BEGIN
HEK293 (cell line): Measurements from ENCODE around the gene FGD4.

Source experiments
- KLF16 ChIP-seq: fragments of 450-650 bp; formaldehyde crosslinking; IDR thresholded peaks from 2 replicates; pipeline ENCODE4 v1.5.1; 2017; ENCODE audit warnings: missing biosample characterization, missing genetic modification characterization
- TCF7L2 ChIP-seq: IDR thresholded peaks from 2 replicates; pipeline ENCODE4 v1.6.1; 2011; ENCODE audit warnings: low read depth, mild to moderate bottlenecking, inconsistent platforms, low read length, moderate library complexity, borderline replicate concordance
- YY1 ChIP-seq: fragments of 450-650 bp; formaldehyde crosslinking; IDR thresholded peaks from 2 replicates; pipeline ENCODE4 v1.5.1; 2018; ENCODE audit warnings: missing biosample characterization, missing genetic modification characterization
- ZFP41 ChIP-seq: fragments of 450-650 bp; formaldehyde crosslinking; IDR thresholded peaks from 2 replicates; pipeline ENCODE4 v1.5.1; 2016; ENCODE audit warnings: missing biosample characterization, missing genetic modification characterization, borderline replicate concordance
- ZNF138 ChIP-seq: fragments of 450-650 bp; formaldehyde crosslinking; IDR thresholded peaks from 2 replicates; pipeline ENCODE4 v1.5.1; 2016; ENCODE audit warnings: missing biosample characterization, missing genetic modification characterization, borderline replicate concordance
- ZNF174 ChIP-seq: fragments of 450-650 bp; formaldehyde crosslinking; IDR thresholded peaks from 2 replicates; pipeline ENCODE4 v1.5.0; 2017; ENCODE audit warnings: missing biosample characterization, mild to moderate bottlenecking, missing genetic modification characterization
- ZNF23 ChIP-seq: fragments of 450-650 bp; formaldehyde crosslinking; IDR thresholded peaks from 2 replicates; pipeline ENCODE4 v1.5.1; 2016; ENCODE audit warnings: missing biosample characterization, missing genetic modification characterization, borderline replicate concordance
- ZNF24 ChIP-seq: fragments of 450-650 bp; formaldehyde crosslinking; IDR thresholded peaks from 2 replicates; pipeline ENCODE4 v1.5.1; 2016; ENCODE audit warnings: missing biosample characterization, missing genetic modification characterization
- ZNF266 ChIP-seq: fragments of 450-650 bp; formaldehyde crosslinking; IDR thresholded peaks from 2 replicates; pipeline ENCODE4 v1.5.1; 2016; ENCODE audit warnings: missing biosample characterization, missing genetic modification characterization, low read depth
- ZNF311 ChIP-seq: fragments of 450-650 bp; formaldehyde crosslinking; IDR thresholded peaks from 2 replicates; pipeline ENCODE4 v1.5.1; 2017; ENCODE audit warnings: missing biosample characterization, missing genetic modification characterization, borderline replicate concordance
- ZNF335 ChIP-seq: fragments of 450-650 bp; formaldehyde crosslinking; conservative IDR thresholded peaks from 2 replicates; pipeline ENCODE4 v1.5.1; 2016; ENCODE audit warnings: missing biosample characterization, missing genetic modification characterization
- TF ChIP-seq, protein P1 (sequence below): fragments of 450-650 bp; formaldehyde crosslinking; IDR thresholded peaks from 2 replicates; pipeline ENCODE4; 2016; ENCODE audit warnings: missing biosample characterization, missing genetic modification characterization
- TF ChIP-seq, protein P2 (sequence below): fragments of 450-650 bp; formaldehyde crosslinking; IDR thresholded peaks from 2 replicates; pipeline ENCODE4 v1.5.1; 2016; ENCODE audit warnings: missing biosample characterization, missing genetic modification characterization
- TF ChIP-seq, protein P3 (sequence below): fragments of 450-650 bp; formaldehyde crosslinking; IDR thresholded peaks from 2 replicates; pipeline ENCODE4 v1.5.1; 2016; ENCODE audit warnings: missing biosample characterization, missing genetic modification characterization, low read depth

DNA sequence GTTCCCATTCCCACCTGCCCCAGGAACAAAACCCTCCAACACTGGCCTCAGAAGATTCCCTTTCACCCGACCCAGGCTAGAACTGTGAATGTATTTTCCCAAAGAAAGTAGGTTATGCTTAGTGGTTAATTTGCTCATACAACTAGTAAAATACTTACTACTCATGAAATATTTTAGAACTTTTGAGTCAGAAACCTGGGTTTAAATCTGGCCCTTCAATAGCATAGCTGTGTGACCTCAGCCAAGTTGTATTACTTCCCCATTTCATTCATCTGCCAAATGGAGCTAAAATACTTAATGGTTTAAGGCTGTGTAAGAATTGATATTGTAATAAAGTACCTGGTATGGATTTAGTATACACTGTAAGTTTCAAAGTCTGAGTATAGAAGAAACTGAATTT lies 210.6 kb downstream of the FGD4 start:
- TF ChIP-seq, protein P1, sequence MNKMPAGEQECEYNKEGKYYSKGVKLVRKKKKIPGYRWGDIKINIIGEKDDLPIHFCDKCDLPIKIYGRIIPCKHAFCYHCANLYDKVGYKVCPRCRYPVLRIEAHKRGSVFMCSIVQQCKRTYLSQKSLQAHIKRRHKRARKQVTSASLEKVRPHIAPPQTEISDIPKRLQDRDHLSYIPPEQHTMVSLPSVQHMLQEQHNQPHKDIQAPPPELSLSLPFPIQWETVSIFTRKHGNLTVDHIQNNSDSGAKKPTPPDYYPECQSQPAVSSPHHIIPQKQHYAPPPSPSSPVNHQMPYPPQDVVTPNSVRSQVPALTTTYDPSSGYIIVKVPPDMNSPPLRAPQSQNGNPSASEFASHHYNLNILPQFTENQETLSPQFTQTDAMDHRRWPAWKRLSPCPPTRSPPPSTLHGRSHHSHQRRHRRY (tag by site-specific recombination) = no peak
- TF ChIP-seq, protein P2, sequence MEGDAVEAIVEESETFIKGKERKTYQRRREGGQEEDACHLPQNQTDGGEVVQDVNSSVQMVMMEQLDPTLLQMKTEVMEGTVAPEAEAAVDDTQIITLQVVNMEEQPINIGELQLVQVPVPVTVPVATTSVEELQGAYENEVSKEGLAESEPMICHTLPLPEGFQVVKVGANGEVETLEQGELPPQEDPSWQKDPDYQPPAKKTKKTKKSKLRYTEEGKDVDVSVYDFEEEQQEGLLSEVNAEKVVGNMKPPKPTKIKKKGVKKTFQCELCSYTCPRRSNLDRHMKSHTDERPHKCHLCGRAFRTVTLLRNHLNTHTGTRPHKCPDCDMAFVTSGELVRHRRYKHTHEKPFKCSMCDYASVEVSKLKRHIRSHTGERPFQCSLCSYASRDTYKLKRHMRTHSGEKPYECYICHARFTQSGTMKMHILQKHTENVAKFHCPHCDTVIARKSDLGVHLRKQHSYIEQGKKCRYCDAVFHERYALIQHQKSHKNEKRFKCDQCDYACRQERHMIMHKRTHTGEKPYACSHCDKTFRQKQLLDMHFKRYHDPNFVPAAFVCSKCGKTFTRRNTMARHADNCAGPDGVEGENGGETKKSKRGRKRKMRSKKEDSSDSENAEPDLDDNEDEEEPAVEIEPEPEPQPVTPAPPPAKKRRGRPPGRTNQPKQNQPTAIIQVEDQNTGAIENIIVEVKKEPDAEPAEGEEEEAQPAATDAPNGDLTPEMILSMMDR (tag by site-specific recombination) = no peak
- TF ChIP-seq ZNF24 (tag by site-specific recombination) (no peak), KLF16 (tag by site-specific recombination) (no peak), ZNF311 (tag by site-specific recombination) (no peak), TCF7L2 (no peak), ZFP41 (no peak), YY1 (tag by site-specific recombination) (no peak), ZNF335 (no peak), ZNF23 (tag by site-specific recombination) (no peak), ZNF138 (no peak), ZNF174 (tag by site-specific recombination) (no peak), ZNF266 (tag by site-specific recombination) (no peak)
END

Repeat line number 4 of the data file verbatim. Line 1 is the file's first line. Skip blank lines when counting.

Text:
- TCF7L2 ChIP-seq: IDR thresholded peaks from 2 replicates; pipeline ENCODE4 v1.6.1; 2011; ENCODE audit warnings: low read depth, mild to moderate bottlenecking, inconsistent platforms, low read length, moderate library complexity, borderline replicate concordance